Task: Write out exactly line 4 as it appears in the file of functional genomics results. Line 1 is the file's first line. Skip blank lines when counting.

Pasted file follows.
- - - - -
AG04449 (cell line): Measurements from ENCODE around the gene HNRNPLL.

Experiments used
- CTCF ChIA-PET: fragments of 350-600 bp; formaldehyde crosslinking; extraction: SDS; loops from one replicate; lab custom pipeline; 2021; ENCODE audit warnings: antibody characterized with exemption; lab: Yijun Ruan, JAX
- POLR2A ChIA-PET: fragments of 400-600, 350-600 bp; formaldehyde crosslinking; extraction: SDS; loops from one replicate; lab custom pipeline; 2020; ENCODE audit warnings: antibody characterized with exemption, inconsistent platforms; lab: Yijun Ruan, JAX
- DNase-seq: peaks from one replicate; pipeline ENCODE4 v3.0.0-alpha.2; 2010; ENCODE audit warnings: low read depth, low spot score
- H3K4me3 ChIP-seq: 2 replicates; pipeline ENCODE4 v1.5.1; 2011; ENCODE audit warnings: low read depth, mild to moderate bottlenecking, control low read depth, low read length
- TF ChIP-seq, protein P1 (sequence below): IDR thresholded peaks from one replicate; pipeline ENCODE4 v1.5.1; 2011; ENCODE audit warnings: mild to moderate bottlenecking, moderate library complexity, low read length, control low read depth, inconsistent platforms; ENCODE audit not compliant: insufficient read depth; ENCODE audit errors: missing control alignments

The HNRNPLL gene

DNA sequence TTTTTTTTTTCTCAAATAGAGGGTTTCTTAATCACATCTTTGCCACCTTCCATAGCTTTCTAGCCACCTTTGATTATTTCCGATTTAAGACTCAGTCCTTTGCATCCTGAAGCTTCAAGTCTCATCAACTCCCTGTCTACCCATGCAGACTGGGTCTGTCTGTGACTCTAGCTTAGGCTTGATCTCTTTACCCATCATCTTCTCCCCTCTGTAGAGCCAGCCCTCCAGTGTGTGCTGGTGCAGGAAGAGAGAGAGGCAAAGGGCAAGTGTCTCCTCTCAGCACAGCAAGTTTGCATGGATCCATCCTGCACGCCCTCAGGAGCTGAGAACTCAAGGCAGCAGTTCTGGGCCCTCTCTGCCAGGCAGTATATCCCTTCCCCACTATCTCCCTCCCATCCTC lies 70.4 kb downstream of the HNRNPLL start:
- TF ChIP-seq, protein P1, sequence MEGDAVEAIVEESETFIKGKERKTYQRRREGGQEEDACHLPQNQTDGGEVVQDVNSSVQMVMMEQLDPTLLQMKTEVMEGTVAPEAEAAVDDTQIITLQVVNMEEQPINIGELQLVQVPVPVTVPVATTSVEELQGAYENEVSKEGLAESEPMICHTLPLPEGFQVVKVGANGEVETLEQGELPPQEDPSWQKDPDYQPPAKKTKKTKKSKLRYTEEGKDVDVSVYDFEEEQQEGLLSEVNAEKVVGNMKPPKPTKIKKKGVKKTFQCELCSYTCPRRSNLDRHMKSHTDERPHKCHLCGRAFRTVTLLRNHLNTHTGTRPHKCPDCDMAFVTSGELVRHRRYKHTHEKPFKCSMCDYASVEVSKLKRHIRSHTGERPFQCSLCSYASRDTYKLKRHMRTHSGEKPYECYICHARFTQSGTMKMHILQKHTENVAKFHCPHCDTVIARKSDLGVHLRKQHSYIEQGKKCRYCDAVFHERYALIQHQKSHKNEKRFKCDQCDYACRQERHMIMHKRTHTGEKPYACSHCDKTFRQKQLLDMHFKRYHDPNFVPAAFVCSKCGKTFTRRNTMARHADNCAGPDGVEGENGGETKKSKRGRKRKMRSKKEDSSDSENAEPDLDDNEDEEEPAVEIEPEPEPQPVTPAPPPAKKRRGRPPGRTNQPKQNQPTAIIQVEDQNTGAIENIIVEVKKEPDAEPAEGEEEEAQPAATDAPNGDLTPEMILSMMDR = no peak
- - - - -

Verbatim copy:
- POLR2A ChIA-PET: fragments of 400-600, 350-600 bp; formaldehyde crosslinking; extraction: SDS; loops from one replicate; lab custom pipeline; 2020; ENCODE audit warnings: antibody characterized with exemption, inconsistent platforms; lab: Yijun Ruan, JAX